Configuring TypeScript 16 exercises

Using TypeScript as a Linter

TypeScript can be configured to act more like a linter, rather than a transpiler. This configuration is helpful if you have another process or tool handling your code, and you only want TypeScript to check your code for type-related issues without transpiling it into JavaScript.

Here we have a `my

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00:00 In this exercise, we have a file here called index.ts that's exporting const myfunc, and inside myfunc, it's saying console.log hello. Now, we actually have a bundler set up that's not TypeScript that's going to actually handle this code for us. It's not, you can imagine that. I haven't actually got it set up here.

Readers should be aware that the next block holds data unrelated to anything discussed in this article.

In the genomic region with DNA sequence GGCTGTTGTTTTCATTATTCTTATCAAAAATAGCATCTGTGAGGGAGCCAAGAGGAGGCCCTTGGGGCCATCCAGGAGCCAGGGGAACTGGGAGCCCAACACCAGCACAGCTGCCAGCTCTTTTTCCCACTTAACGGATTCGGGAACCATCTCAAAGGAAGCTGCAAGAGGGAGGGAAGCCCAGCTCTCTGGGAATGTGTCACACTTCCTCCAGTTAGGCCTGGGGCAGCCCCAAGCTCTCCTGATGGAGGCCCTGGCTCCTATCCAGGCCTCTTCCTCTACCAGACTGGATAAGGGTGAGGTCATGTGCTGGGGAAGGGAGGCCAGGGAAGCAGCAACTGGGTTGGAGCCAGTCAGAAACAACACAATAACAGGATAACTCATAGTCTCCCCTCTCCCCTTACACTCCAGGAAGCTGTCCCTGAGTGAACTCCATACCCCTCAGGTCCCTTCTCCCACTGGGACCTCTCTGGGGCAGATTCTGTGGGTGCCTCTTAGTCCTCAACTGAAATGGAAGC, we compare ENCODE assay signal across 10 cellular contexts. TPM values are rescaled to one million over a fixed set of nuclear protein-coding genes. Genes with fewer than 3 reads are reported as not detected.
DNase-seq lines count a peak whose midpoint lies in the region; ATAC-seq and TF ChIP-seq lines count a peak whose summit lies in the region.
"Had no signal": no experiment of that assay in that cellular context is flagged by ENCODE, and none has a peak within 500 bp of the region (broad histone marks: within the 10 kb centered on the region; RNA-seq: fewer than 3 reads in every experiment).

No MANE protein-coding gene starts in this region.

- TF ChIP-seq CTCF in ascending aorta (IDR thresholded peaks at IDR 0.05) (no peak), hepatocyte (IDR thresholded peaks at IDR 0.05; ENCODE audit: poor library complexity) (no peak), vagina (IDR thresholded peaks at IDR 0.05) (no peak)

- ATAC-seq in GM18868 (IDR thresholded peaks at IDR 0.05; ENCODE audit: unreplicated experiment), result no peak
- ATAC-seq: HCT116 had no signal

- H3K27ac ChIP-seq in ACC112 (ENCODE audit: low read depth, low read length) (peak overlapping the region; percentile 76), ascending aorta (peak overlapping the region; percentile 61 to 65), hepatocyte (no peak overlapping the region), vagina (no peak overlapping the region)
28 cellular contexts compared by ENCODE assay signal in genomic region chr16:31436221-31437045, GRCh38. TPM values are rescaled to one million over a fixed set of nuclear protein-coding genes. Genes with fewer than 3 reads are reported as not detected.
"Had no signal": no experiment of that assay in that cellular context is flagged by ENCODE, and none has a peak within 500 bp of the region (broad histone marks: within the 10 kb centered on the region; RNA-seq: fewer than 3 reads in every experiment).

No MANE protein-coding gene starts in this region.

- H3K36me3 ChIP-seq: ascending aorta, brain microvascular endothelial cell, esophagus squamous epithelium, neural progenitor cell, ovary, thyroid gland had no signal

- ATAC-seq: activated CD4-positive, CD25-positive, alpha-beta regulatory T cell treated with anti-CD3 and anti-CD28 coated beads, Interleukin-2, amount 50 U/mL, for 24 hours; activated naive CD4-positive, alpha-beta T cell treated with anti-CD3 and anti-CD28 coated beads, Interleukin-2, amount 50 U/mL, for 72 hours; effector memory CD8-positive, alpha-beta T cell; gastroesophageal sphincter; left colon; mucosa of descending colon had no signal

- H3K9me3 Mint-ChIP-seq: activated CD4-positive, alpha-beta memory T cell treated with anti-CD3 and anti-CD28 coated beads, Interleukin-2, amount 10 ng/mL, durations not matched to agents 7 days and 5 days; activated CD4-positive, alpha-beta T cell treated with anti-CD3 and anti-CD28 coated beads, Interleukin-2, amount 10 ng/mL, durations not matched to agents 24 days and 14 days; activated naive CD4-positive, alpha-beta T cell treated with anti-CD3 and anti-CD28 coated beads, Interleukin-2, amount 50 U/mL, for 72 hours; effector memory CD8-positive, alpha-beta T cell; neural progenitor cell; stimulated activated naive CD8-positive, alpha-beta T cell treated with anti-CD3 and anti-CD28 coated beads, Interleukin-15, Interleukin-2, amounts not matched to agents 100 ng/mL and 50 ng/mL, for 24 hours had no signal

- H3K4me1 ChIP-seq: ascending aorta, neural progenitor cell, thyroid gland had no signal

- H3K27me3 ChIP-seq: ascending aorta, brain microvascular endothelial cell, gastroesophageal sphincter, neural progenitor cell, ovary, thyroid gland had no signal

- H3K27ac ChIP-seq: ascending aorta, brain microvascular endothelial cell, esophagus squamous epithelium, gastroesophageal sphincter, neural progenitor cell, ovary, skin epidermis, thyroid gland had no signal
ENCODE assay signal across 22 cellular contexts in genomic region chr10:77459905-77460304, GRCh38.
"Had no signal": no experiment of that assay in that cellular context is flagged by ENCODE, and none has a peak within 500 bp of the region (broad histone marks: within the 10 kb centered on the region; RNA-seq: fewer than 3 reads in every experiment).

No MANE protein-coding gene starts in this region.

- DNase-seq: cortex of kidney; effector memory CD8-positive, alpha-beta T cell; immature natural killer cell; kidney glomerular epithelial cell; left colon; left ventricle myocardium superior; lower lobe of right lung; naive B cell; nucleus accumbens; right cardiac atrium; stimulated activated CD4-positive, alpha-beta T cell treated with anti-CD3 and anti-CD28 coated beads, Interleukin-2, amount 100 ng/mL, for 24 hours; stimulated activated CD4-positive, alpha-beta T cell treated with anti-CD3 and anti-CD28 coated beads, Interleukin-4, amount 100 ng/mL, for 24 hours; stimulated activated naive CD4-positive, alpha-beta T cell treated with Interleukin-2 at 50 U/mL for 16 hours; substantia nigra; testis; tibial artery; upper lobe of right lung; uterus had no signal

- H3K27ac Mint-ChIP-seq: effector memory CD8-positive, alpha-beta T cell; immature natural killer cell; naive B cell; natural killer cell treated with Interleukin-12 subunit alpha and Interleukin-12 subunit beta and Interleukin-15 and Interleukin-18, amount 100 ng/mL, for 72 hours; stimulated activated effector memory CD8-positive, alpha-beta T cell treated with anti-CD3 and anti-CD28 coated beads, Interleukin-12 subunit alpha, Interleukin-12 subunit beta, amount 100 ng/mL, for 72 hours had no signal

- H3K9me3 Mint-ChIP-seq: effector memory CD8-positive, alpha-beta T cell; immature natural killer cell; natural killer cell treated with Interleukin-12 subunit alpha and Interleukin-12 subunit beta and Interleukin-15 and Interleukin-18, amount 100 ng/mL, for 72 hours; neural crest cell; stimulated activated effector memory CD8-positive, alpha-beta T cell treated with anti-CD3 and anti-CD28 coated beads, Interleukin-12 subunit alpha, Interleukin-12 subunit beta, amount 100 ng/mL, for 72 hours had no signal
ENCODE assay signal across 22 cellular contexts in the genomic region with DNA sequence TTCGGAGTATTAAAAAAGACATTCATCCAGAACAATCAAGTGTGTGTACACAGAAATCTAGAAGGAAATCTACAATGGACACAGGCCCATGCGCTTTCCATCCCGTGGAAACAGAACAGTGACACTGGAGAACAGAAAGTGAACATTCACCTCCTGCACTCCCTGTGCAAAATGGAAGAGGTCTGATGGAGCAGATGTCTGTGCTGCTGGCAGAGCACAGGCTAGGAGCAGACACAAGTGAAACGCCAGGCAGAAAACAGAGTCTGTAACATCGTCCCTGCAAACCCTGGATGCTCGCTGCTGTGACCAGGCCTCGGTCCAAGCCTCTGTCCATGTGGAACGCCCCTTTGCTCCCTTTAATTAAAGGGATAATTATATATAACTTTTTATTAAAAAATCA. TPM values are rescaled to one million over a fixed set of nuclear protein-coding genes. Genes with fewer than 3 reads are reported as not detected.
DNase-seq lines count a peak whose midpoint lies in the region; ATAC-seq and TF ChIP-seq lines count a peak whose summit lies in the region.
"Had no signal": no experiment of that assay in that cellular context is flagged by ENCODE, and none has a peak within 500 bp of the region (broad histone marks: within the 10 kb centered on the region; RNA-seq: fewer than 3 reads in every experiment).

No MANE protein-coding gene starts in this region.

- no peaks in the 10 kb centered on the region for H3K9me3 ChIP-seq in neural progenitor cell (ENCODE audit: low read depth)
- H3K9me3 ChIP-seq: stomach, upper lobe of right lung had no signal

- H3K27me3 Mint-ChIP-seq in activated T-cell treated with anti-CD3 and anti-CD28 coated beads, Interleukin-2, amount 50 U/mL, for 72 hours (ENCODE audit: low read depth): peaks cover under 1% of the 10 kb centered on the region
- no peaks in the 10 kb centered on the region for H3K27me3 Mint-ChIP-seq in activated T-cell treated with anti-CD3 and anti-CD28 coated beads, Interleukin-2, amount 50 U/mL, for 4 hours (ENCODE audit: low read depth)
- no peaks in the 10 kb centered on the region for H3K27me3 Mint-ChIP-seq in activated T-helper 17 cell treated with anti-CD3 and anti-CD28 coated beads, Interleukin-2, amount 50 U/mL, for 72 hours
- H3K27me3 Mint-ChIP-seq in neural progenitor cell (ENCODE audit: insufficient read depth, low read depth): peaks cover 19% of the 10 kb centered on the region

00:17 But we have inside our dev script a tscwatch command. And what's happening is when tscwatch is running is it's emitting some JavaScripts here. It's actually emitting a bunch of stuff. So if we look here and we go back to source here, whenever I change this, then it's going to actually change inside here.

00:35 So I console.log goodbye like this, and it changes inside the JavaScript. We actually want to use TypeScript more like a linter. We don't want it to say, okay, actually put some stuff into the dist folder for us. We just want to say, yeah, don't actually emit anything whenever you run tsc.

00:54 Your job is to look either in the package.json here or look in the tsconfig.json to figure out which option we can use to actually stop TypeScript from emitting JavaScript and make it treat us or make us treat it more like a linter. Good luck.